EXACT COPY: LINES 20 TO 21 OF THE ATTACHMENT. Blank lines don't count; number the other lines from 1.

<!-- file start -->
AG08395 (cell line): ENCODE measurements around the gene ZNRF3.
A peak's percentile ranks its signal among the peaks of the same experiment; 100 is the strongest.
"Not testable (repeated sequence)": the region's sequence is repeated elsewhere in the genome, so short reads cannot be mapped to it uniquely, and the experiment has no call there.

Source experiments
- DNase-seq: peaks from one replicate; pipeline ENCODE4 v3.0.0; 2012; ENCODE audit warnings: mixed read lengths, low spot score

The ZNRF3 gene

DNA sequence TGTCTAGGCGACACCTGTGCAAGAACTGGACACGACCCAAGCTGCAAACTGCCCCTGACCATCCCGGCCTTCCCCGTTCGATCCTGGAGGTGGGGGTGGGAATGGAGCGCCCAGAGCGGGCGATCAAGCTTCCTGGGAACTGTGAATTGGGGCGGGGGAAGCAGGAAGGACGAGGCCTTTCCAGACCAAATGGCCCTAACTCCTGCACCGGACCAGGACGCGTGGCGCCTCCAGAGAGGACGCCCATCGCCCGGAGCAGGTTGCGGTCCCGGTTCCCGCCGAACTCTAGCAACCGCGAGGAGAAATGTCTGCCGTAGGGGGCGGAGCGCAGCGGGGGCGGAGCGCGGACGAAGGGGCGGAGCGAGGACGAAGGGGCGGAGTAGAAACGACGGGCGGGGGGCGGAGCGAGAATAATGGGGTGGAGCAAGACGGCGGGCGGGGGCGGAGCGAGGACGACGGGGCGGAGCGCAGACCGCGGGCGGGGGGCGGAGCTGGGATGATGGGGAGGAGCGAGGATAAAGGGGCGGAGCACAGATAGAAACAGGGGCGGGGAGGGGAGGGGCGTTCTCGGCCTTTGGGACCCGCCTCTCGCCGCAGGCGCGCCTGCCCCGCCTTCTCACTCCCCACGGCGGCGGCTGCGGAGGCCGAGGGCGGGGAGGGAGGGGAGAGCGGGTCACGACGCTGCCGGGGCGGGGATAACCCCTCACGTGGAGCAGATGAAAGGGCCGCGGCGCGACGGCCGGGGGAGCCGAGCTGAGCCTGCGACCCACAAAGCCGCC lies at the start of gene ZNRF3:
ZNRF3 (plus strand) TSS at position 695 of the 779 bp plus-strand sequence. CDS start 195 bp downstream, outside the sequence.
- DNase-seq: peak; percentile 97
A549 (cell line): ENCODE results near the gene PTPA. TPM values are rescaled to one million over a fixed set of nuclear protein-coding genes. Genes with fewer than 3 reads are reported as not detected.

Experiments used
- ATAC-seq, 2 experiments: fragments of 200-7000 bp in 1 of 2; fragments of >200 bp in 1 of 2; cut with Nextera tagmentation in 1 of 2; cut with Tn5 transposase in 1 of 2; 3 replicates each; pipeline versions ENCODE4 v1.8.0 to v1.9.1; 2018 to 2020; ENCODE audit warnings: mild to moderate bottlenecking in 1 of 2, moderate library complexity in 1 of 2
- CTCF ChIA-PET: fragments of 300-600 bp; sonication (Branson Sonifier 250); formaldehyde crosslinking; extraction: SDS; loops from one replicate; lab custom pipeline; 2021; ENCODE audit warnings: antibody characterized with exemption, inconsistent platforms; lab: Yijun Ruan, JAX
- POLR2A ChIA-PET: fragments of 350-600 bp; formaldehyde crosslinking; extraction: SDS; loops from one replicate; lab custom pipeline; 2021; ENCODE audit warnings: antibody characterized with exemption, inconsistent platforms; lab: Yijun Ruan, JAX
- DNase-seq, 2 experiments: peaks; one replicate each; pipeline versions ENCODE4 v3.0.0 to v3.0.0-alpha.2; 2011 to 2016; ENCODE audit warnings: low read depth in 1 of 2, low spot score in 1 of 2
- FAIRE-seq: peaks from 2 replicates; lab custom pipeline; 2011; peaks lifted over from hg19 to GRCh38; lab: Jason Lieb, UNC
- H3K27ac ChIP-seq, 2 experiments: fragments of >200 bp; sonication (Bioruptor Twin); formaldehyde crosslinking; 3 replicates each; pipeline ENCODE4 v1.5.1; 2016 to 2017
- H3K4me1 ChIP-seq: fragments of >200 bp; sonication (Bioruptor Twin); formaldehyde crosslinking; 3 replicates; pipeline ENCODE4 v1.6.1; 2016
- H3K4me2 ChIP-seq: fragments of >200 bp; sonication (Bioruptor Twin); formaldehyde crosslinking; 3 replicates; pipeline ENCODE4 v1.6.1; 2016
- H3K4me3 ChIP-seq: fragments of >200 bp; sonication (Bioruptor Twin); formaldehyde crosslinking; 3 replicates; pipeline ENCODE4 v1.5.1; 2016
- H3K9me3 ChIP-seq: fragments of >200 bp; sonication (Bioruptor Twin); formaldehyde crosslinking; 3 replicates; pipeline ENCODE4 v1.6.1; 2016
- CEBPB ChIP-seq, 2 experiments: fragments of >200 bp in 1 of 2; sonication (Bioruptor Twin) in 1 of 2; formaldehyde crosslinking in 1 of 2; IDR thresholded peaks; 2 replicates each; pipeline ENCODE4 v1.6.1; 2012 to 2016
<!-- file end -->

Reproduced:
- H3K4me3 ChIP-seq: fragments of >200 bp; sonication (Bioruptor Twin); formaldehyde crosslinking; 3 replicates; pipeline ENCODE4 v1.5.1; 2016
- H3K9me3 ChIP-seq: fragments of >200 bp; sonication (Bioruptor Twin); formaldehyde crosslinking; 3 replicates; pipeline ENCODE4 v1.6.1; 2016